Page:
Finally, even if Santana had not waived his right to appeal the sentence and had demonstrated a legitimate basis for failing to take a direct appeal from his sentence, his underlying legal claim has no merit. Santana argues, through the guise of an ineffective assistance of counsel claim, that the sentencing judge improperly sentenced him at the higher end of the range and failed to make a particularized finding with regard to the sentence he selected. Of course, the sentencing judge, after taking due notice of appropriate considerations, may sentence the defendant to a term of imprisonment within the concededly applicable guideline range. Under 18 U.S.C. § 3553(c)(1), if a sentence is within the guideline range and the range exceeds 24 months, the judge at the time of sentencing must state in open court the reasons for imposing a sentence at a particular point within the range.
In this case, Judge Leval adequately expressed his reasons for selecting a sentence of 130 months. He stated that Santana's sentence was at the higher end of the range because of Santana's conduct after pleading guilty.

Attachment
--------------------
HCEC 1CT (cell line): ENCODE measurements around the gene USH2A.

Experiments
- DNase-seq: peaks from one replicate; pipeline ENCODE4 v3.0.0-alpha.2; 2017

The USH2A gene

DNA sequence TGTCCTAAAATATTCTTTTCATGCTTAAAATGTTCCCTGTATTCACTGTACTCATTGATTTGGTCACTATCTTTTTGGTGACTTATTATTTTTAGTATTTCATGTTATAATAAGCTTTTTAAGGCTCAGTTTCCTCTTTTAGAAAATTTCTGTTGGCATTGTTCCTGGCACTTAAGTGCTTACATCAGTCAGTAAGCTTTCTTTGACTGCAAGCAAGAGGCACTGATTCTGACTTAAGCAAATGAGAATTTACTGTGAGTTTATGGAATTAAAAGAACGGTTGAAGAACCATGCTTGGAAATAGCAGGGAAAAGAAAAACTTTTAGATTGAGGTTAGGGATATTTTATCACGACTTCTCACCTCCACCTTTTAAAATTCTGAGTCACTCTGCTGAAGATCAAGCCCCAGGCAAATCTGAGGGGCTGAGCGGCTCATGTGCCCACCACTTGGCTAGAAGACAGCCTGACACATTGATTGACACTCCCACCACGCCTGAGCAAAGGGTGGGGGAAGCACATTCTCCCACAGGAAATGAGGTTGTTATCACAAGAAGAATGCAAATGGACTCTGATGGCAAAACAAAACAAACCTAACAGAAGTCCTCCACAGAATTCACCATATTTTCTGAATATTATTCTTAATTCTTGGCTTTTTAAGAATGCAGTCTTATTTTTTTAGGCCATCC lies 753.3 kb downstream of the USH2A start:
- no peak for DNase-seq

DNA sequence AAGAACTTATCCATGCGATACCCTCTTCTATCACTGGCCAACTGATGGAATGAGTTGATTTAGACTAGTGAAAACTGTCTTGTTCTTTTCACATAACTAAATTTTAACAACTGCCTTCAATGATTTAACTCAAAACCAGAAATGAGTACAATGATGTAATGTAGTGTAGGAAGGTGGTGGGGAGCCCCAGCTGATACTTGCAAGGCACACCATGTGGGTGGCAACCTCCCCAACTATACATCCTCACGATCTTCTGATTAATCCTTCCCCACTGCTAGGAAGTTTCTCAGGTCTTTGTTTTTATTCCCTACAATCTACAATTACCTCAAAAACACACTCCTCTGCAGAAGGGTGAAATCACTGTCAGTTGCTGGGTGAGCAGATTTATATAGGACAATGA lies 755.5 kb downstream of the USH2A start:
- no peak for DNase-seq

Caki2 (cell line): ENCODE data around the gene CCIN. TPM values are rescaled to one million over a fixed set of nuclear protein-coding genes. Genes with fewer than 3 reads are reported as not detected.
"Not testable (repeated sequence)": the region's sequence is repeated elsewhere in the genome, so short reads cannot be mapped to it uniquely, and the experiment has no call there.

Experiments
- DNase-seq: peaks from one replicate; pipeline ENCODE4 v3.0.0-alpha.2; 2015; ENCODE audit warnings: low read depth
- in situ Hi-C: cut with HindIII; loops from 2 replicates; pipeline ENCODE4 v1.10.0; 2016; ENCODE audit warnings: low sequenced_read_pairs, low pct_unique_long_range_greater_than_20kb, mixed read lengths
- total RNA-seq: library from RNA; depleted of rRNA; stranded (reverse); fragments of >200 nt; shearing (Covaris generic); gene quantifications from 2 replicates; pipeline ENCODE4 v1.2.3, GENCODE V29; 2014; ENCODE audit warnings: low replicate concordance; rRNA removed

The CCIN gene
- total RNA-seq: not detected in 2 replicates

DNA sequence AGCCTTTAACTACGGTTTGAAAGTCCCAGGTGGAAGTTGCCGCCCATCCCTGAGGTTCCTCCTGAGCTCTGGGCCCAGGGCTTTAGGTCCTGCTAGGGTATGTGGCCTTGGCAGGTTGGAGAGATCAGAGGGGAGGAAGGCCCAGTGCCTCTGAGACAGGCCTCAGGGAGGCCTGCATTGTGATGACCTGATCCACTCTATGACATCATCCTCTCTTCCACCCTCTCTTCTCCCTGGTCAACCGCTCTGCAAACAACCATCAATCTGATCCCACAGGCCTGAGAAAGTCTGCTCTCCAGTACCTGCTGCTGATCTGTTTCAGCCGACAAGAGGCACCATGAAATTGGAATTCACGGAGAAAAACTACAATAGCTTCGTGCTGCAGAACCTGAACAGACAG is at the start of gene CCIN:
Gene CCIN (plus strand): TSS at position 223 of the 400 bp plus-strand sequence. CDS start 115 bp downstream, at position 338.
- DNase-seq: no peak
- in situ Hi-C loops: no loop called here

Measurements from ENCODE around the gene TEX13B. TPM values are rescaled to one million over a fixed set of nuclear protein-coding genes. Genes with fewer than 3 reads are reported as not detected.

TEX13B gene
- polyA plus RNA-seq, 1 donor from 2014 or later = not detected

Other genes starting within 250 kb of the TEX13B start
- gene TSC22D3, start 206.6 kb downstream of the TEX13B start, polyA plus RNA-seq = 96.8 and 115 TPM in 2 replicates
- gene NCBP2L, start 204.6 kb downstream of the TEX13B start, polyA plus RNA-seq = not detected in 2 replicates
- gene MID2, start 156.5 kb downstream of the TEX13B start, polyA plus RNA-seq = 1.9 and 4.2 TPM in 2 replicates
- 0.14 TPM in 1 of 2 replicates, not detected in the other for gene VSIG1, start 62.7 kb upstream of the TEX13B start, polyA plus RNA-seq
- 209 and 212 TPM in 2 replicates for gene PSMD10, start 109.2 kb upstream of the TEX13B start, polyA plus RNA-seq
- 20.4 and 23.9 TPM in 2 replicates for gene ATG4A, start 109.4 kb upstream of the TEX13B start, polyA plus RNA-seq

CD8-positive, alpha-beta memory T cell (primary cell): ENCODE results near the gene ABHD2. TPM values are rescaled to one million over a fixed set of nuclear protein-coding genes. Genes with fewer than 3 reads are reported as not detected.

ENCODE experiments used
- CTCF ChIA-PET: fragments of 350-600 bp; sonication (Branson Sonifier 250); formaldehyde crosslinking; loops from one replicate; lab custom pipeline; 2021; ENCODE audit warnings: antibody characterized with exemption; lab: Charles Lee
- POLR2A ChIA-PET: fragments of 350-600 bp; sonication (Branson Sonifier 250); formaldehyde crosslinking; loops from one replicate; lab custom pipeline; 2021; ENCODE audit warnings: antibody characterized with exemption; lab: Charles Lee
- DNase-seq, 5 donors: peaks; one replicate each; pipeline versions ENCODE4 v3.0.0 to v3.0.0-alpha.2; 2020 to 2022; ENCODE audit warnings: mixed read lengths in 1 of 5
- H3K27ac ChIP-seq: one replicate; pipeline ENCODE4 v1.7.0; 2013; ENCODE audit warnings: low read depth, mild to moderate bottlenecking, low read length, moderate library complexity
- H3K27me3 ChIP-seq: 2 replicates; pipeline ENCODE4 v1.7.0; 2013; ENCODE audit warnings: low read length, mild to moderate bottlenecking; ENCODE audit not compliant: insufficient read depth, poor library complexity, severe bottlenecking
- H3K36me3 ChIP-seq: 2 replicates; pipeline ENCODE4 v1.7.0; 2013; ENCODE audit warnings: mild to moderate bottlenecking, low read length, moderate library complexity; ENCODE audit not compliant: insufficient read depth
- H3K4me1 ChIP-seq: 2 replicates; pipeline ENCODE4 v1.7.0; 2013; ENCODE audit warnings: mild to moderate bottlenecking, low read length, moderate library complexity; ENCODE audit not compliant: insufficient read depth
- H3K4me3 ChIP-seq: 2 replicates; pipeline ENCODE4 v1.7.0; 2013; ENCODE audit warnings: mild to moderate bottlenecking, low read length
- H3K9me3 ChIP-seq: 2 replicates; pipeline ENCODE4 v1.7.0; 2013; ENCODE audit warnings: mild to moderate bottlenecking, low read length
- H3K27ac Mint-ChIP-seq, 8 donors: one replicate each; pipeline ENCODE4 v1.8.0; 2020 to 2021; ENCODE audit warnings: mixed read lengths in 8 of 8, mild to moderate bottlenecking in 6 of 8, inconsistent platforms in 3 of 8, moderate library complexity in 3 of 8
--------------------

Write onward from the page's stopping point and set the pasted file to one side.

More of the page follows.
Santana's argument that the sentencing court failed to comply with 18 U.S.C. § 3553(c) is therefore without merit. Certainly Santana has not demonstrated that his attorney's failure to object to Judge Leval's rulings was "error so serious that counsel was not functioning as the 'counsel' guaranteed the defendant by the Sixth Amendment."
For the reasons expressed above, Santana's motion to vacate, set aside or correct his sentence is denied. Santana's application for the appointment of counsel is denied because he has failed to raise any substantial question that warrants the appointment of counsel. The Court declines to issue a certificate of appealability pursuant to 28 U.S.C. § 2253 because the movant has not "made a substantial showing of the denial of a constitutional right." 28 U.S.C. § 2253(c)(2). The Court certifies pursuant to 28 U.S.C. § 1915(3) that any appeal from this order would not be taken in good faith.
Dated: October 31, 1997
Lewis A. Kaplan
United States District Judge